Over the past three months, the sovereign debt restructuring world has called Zoom and forged its way into a new “common framework” for debt restructuring beyond the temporary global relief offered during the Covid-19 pandemic. While, unfortunately, travel and reunion restrictions did not allow for the usual seasonal feasts among sovereign debt tribes, they exchanged the traditional self-congratulations, if only electronically.
the common frame is intended to lead to a new era of transparency and harmony in the setting of terms between multilateral institutions such as the IMF and the World Bank, official lenders such as export guarantee agencies and private lenders, including banks and bondholders. The intention is to put an end to the queue and secret transactions that still disrupt negotiations between sovereign problem borrowers and their international creditors.
That would be great, so that we can all move forward in an orderly fashion to restructure struggling sovereign credits like Zambia, Lebanon and Sri Lanka, not to mention all the airlines, hotels, etc. The IMF can avoid costly and dangerous traps like its Greek and Argentinian programs.
There are still complications. Like China.
For 30 years, sovereign debt restructurings have mostly followed rules that can almost always lead to agreements between a country and its creditors.
You had two centers of gravity: official creditors, led by the IMF, and private creditors, led first by commercial bankers, then by groups of bondholders. Sovereigns in distress gravitated around these double stars of the dollar system.
In physics, you would call this a “restricted three-body problem”, for which you solve the relative motions. Since one of the three bodies – the Sovereign in Distress – has, for computational purposes, a “negligible mass”, it is possible to find a reproducible solution using classical mechanics.
Three-body problems are more difficult. The movements of the three bodies relative to each other are generally non-repetitive, which means that it is difficult, if not impossible, to find a “common framework” for predictable solutions.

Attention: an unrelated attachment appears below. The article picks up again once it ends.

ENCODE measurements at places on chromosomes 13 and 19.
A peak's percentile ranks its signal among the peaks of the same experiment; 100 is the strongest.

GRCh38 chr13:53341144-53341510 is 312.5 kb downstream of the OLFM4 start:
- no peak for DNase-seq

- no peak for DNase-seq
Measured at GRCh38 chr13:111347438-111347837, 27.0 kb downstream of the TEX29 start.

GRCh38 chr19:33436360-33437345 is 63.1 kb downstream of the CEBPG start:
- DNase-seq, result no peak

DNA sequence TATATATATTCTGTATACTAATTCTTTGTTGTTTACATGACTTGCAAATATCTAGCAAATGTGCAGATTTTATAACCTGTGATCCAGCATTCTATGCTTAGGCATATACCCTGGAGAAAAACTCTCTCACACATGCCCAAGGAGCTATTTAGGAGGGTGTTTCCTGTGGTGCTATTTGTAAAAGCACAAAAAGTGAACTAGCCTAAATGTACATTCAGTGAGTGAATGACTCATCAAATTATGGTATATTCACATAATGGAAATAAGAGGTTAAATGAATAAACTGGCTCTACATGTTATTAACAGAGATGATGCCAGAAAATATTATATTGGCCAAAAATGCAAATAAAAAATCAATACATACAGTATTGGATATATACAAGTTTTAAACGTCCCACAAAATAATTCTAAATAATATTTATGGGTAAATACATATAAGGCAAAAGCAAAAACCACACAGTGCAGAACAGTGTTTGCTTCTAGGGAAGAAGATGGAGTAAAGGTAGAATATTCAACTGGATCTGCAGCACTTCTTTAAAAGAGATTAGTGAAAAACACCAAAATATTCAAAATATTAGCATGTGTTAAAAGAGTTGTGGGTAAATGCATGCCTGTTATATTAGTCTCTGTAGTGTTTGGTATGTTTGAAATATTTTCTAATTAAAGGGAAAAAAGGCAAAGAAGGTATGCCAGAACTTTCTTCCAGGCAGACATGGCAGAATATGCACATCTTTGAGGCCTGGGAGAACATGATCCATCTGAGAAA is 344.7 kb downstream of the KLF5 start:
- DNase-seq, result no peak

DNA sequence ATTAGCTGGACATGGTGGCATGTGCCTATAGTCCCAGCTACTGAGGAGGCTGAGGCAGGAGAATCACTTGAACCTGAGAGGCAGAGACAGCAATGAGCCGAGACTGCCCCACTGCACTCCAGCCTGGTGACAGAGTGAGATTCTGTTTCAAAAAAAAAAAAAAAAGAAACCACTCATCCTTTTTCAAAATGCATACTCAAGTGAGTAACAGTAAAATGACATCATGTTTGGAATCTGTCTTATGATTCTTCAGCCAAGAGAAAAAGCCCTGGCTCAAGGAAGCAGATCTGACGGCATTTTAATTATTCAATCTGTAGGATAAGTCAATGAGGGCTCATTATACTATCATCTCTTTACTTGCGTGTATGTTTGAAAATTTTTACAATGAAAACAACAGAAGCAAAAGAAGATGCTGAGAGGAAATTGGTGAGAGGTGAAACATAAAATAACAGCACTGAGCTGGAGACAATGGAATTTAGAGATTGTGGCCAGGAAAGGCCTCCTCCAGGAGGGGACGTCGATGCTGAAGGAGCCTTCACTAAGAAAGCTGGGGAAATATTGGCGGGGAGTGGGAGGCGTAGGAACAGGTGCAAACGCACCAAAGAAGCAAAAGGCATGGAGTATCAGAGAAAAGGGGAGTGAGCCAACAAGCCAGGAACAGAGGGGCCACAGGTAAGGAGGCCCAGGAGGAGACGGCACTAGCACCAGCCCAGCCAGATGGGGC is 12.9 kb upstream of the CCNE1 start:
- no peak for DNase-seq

“China,” by which I mean the Chinese state, Chinese financial institutions, and Chinese companies, is the world’s third largest sovereign debt body. Official China is, of course, one of the main members of the IMF-World Bank group and, at least theoretically, is committed to international financial cooperation.
Except when it isn’t. China, unlike other emerging countries, is close to being an alternative world to the dollar system. You can sell metals or oil for renminbi credits, which allows you to buy a wide range, if not a full range, of goods shipped in Chinese ships or planes. Dollar system outlaws such as Venezuela and Iran can still make trade and financial deals with Chinese counterparts, albeit on demanding terms.
And it’s not just the US sanctioned countries that have moved to the Chinese gravitational field. The scent of restructuring of the week, Zambia, is frustrating for bankers and “common framework” authorities as there is little transparency of its policies. loans from China or its contractual commitments to Chinese companies.
Chinese entities are also restructuring the debt of distressed international debtors, sometimes using variations of “debt-for-equity” swaps. These were greeted as admirable innovations when used as part of the US-sponsored Brady Agreements in the 1980s and 1990s.
But since China acquired a Sri Lankan port in late 2017 as part of a debt / equity swap, it has faced a growing political backlash to its financial and trade strategy. Yet despite all the talk and editorials about Chinese expansion, it continued to gain financial market share as long as the global economy was expanding.
Financial crises and sovereign restructuring always lag behind the contractions of the real economy. China has an interest in cooperating with the dollar-based world, so we can expect a lifting of the secrecy of its trade agreements and a partial relaxation of the preferred creditor status that it has imposed on weaker states.
And China has to some extent internally consolidated its international financial negotiating authority within its finance ministry and development bank. This makes it easier for its counterparts to reach global agreements.
China shares a fundamental interest with legacy financiers. Both sides are threatened by populists demanding a return to capital and trade controls. Remember how it worked in the 1930s?
Three-body systems are inherently chaotic.